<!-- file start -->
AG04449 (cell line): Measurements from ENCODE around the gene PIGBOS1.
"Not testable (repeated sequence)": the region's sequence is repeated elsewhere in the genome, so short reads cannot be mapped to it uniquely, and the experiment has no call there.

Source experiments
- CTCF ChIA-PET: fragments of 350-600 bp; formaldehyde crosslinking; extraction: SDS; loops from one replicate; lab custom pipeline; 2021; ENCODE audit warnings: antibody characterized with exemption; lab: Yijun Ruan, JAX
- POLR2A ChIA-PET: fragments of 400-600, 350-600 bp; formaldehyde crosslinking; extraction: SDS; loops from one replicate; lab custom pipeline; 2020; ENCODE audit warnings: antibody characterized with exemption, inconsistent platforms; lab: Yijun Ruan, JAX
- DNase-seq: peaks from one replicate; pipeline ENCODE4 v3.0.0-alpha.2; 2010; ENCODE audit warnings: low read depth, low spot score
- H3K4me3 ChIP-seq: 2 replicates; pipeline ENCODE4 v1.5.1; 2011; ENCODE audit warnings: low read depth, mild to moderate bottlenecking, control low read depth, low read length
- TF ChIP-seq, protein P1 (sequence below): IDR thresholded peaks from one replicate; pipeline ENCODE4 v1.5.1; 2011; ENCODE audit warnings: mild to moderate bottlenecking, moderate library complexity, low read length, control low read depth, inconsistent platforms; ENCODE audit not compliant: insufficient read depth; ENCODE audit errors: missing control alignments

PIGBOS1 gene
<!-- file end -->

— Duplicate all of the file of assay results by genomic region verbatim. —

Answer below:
AG04449 (cell line): Measurements from ENCODE around the gene PIGBOS1.
"Not testable (repeated sequence)": the region's sequence is repeated elsewhere in the genome, so short reads cannot be mapped to it uniquely, and the experiment has no call there.

Source experiments
- CTCF ChIA-PET: fragments of 350-600 bp; formaldehyde crosslinking; extraction: SDS; loops from one replicate; lab custom pipeline; 2021; ENCODE audit warnings: antibody characterized with exemption; lab: Yijun Ruan, JAX
- POLR2A ChIA-PET: fragments of 400-600, 350-600 bp; formaldehyde crosslinking; extraction: SDS; loops from one replicate; lab custom pipeline; 2020; ENCODE audit warnings: antibody characterized with exemption, inconsistent platforms; lab: Yijun Ruan, JAX
- DNase-seq: peaks from one replicate; pipeline ENCODE4 v3.0.0-alpha.2; 2010; ENCODE audit warnings: low read depth, low spot score
- H3K4me3 ChIP-seq: 2 replicates; pipeline ENCODE4 v1.5.1; 2011; ENCODE audit warnings: low read depth, mild to moderate bottlenecking, control low read depth, low read length
- TF ChIP-seq, protein P1 (sequence below): IDR thresholded peaks from one replicate; pipeline ENCODE4 v1.5.1; 2011; ENCODE audit warnings: mild to moderate bottlenecking, moderate library complexity, low read length, control low read depth, inconsistent platforms; ENCODE audit not compliant: insufficient read depth; ENCODE audit errors: missing control alignments

PIGBOS1 gene